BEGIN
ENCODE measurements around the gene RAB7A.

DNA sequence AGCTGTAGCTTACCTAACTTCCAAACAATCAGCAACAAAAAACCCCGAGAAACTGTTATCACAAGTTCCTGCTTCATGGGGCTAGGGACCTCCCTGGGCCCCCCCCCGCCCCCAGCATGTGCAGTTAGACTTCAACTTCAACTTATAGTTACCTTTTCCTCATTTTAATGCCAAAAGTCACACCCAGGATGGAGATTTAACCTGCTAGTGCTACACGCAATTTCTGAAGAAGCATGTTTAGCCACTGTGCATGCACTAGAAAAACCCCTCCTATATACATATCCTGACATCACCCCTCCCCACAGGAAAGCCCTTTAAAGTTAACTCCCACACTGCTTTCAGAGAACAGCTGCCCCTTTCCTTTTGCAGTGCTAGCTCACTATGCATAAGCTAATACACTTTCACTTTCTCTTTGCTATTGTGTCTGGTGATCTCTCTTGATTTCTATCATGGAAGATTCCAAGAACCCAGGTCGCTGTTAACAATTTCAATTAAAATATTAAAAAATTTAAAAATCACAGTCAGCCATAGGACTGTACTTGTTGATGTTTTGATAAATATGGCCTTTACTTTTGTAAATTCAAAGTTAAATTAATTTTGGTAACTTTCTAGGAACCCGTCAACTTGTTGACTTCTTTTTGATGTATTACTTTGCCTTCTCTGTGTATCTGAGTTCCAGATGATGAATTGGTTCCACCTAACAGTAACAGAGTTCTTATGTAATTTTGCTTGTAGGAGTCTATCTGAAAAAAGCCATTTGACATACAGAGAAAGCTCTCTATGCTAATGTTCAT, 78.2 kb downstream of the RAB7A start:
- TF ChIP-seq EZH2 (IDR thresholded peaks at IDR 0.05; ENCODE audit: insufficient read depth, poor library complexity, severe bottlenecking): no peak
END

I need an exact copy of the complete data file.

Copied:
ENCODE measurements around the gene RAB7A.

DNA sequence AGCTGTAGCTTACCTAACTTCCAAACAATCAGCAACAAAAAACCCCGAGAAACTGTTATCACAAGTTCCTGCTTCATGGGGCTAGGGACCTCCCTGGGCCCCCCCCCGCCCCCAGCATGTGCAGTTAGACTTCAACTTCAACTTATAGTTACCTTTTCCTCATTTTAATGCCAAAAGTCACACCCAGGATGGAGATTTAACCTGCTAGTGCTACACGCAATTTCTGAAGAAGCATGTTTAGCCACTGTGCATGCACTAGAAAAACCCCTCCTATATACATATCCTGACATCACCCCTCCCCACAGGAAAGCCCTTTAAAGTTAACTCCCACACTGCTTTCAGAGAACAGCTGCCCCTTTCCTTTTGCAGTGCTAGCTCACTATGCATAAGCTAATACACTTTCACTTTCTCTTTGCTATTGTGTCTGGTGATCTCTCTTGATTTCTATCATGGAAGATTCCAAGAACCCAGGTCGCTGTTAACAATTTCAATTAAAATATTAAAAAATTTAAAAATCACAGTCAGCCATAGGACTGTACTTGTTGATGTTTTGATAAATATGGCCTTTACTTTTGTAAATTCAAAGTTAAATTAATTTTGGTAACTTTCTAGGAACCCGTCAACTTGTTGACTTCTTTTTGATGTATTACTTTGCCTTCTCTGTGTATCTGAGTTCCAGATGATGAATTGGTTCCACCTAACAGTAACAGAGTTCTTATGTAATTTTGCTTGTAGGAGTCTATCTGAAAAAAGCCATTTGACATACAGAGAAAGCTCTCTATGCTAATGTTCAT, 78.2 kb downstream of the RAB7A start:
- TF ChIP-seq EZH2 (IDR thresholded peaks at IDR 0.05; ENCODE audit: insufficient read depth, poor library complexity, severe bottlenecking): no peak